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Indonesia suicide bombings work of 2 families, police say

Indonesia suicide bombings work of 2 families, police say
An Indonesian police officer secures the area following a bomb blast at Surabaya's police headquarters on May 14. (Fully Handoko / EPA / Shutterstock)

An Indonesian family brought its 8-year-old daughter to a suicide bomb attack it launched Monday on the police headquarters in the country's second-largest city, authorities said, a day after members of another family conducted coordinated suicide bombings on three city churches that killed 12 people.

National police chief Tito Karnavian said the girl, who was with two of the attackers on a motorcycle, survived being thrown by the blast at Surabaya's police headquarters. The attack killed the four perpetrators. Six civilians and four officers were wounded.

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The attack came just hours after police said the family that carried out the church bombings included girls ages 9 and 12.

The flurry of bombings raised concerns that previously beaten-down militant networks in the world's most populous Muslim-majority nation have been reinvigorated by the return of some of the estimated 1,100 Indonesians who went to fight with the Islamic State group in Syria. Experts have warned for several years that when those fighters return, they could pose a significant threat.

Islamic State claimed responsibility for the church bombings in a statement carried by its Aamaq news agency. Karnavian, however, said earlier police comments that the family had spent time in Syria were incorrect.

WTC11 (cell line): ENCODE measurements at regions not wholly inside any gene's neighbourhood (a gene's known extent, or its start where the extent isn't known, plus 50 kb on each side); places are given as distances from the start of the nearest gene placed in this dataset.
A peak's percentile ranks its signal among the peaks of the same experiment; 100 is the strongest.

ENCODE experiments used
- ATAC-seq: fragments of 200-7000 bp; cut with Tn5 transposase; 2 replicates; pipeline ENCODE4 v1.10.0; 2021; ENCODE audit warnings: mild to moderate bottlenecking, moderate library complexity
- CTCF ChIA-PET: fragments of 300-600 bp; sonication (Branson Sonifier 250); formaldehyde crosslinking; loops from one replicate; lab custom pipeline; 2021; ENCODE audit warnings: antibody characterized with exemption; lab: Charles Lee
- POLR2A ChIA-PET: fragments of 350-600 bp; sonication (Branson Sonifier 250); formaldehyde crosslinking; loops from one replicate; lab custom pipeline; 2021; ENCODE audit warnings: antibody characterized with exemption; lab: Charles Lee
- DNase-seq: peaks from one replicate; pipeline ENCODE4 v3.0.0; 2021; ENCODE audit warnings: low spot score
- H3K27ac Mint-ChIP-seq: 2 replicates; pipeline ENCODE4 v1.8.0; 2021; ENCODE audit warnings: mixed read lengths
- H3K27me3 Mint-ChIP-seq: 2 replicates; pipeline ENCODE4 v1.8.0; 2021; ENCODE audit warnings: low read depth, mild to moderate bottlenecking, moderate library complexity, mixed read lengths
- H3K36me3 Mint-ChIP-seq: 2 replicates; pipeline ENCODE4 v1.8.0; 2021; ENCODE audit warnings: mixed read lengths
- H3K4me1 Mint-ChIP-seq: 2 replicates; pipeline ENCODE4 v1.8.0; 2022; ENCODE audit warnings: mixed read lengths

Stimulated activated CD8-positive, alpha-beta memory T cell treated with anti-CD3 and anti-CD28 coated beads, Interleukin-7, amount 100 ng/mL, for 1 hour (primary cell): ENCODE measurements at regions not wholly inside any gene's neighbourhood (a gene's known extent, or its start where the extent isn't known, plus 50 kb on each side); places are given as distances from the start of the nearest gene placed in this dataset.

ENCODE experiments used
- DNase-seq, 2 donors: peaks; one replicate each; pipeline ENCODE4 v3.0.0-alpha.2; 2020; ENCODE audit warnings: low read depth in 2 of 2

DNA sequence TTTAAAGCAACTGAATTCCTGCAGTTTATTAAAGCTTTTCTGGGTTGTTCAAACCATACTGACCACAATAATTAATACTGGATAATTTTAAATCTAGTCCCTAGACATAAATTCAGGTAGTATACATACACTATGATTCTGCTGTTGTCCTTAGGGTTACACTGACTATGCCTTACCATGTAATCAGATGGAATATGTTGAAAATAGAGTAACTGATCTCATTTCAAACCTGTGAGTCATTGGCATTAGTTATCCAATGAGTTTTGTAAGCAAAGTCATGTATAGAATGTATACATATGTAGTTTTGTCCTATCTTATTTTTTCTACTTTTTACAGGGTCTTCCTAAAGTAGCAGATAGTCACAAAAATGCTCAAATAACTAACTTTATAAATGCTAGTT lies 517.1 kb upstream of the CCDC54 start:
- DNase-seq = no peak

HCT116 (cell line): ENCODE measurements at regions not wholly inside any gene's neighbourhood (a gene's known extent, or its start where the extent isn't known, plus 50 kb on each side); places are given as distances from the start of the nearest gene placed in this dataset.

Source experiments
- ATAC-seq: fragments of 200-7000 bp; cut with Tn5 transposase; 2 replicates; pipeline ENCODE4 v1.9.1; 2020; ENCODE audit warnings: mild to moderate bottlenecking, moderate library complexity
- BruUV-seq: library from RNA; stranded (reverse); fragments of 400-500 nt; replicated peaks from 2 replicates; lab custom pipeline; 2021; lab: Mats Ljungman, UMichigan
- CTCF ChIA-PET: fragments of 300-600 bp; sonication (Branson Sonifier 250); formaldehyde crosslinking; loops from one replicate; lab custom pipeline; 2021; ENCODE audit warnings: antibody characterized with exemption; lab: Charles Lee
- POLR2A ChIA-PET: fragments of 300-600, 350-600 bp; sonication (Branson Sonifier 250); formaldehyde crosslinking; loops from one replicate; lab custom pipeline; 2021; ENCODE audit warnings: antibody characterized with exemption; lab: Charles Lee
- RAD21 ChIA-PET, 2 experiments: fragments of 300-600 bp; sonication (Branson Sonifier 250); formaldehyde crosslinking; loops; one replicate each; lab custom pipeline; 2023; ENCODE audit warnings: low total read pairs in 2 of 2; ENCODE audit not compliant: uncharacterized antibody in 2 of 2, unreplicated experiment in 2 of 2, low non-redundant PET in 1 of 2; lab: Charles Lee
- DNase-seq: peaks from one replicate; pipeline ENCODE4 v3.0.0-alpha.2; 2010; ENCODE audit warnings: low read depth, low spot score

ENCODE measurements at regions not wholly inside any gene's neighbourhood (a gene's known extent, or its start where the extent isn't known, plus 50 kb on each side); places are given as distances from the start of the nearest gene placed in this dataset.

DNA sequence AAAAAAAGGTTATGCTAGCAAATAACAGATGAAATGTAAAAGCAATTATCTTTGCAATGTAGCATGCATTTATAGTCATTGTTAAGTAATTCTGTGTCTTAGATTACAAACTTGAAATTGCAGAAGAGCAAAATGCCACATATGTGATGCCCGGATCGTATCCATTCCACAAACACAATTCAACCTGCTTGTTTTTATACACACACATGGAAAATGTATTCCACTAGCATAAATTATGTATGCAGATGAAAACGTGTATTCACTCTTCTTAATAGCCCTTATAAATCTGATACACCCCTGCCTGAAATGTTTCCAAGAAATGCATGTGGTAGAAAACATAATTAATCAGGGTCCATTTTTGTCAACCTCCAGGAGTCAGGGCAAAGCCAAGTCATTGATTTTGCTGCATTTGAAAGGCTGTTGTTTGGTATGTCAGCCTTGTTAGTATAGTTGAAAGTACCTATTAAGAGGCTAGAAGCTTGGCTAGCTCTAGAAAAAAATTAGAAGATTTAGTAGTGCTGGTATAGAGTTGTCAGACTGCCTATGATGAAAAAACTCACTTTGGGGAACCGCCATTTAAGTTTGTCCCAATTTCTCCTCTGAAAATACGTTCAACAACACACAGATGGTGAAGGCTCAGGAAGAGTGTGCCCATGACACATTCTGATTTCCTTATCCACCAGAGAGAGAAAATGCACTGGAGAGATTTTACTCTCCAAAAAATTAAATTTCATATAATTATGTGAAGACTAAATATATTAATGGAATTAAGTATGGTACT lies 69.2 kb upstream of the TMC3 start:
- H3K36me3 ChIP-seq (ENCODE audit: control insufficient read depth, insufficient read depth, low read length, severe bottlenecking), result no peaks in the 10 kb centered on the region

He said the church bombers and the police headquarters attackers were friends, as were members of another family whose homemade bombs exploded in their apartment Sunday night.

The use of children in the attacks has been particularly horrifying to people.

"This is terrifying," said Taufik Andrie, executive director of an institute that runs programs to help paroled militants reject extremism and rejoin society. "This is showing how extremist ideology can entrap children. Children have no choice. They can't comprehend the decisions involved."

All told, 25 people have died since Sunday including a total of 13 militants and their children.

Indonesian President Joko "Jokowi" Widodo condemned the attacks as "barbaric" and vowed that authorities would root out and destroy Islamic militant networks. The top security minister, Wiranto, who uses one name, said the government will attempt to hasten passage of an updated anti-terrorism law that has languished in parliament.

A security camera video of the attack on Surabaya's police headquarters showed at least one explosion after the four attackers rode two motorcycles up to a security checkpoint. The motorcycles, which moved closely together, pulled up alongside a car and four officers manning opposite sides of the checkpoint.

Two men, apparently civilians, were walking into the area just yards from the motorcycles at the moment of the explosion, which a split second later was followed by a second possible blast.

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